Web accessibility removes barriers to electronic information and technology (EIT). Accessibility focuses on all users, including those who use assistive technology, such as screen readers. Web accessibility is making sure a page's code is written in a way to be as clear as possible to someone who may be listening to the page rather than reading it or who may be navigating a page without the use of a mouse.
Accessibility extends to users who have hearing impairment, cognitive impairment, motor impairment, and other kinds of differing abilities.
Schools that receive public funding are subject to guidelines determined by their respective state legislatures and the federal government. Schools that are part of larger systems may also be subject to additional guidelines.
Worldwide Web Consortium (W3C)
Website guidelines are published by the Web Accessibility Initiative (WAI) of the World Wide Web Consortium (W3C), the main international standards organization for the Internet. The most recent standard is WCAG 2.0, which was first recommended by W3C in 2008 and has undergone revision through 2014. There are three levels of WCAG 2.0: A, AA, and AAA, with AAA being the highest level of compliance.
» WCAG 2.0
SUNY schools are required to adhere to the New York State policy described below.
New York State
On May 17, 2010, the New York State Office for Technology released a revised policy (NYS-P08-005), entitled "Accessibility of Web-Based Information and Applications." This new policy replaced and superseded the previous versions and revisions and became effective immediately. The policy requires all New York State agencies, which includes FIT, to provide universally accessible websites to enable persons with disabilities to access information.
The Americans with Disabilities Act (ADA) of 1990 also requires that U.S. programs and services be accessible to individuals with disabilities. A 1996 Department of Justice ruling makes it clear that ADA accessibility requirements apply to internet resources.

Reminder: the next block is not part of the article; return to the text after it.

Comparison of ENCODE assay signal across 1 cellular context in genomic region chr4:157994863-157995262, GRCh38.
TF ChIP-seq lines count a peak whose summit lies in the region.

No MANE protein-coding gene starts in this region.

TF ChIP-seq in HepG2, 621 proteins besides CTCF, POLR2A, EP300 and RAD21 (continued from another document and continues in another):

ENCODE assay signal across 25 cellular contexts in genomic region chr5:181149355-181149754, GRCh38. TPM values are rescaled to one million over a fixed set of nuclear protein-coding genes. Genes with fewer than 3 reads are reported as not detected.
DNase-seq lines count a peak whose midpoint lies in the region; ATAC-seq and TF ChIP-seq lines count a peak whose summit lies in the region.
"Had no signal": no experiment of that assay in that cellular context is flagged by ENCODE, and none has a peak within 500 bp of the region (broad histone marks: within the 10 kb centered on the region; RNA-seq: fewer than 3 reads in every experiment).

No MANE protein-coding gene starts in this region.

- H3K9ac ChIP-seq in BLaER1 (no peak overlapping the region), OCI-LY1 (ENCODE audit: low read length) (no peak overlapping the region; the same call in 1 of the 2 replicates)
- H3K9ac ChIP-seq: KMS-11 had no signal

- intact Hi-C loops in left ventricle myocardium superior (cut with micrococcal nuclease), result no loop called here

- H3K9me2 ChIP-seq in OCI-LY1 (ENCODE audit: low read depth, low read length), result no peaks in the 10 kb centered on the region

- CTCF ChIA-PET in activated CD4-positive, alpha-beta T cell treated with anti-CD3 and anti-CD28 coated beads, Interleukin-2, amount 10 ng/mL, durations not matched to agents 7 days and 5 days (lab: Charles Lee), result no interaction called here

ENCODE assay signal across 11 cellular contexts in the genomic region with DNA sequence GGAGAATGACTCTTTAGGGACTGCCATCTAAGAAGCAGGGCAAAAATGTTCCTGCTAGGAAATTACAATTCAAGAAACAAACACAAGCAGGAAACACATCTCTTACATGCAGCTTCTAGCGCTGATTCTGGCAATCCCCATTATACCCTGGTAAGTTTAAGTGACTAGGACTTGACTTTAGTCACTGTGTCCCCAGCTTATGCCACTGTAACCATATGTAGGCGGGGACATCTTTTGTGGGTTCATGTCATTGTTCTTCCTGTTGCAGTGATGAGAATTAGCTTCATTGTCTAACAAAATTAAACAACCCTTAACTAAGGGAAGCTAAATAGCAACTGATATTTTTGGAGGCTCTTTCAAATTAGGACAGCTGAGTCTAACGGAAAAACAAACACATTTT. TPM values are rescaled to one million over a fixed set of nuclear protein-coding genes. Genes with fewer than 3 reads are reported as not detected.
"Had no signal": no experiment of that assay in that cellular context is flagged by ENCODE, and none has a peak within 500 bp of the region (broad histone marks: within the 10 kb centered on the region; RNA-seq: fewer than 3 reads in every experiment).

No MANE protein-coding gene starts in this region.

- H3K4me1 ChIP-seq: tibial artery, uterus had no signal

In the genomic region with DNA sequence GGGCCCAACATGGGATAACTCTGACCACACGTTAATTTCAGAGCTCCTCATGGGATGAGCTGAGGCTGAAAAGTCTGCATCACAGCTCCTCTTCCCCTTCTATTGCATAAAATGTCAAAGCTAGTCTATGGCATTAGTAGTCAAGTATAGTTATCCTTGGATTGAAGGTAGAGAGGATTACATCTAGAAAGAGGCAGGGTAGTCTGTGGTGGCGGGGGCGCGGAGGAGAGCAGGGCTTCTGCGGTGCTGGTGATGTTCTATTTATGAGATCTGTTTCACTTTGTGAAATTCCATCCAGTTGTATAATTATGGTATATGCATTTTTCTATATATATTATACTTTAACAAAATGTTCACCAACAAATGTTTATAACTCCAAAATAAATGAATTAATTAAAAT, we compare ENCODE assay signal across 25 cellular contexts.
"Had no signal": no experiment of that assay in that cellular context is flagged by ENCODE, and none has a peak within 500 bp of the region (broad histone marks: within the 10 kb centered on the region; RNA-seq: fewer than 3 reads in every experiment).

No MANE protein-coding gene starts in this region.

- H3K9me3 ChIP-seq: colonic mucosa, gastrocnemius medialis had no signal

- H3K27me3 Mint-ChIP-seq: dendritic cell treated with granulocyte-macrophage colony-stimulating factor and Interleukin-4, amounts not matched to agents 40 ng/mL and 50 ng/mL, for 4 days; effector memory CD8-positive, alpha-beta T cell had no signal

In 1998, Congress amended the Rehabilitation Act of 1973 to require Federal agencies to make their electronic and information technology (EIT) accessible to people with disabilities. The law (29 U.S.C. § 794 (d)) applies to all Federal agencies when they develop, procure, maintain, or use electronic and information technology. Section 504 prohibits discrimination against people with disabilities in programs that receive federal financial assistance; Section 504 works together with the ADA and IDEA to protect children and adults with disabilities from exclusion, and unequal treatment in schools, jobs, and the community. Under Section 508, agencies must give disabled employees and members of the public access to information that is comparable to access available to others. On January 18, 2017 the Access Board issued a final rule that updates accessibility requirements for information and communication technology (ICT) in the federal sector covered by Section 508 of the Rehabilitation Act. The rule jointly updates and reorganizes the Section 508 standards to converge with the World Wide Web Consortium's Web Content Accessibility Guidelines (WCAG), a globally recognized voluntary consensus standard for web content and ICT.
FIT's Commitment to Web Accessibility
The Web Communications Team works diligently to ensure the accessibility of the FIT website.
Problems with accessibility can be reported by clicking on the link in the footer of every page on this website.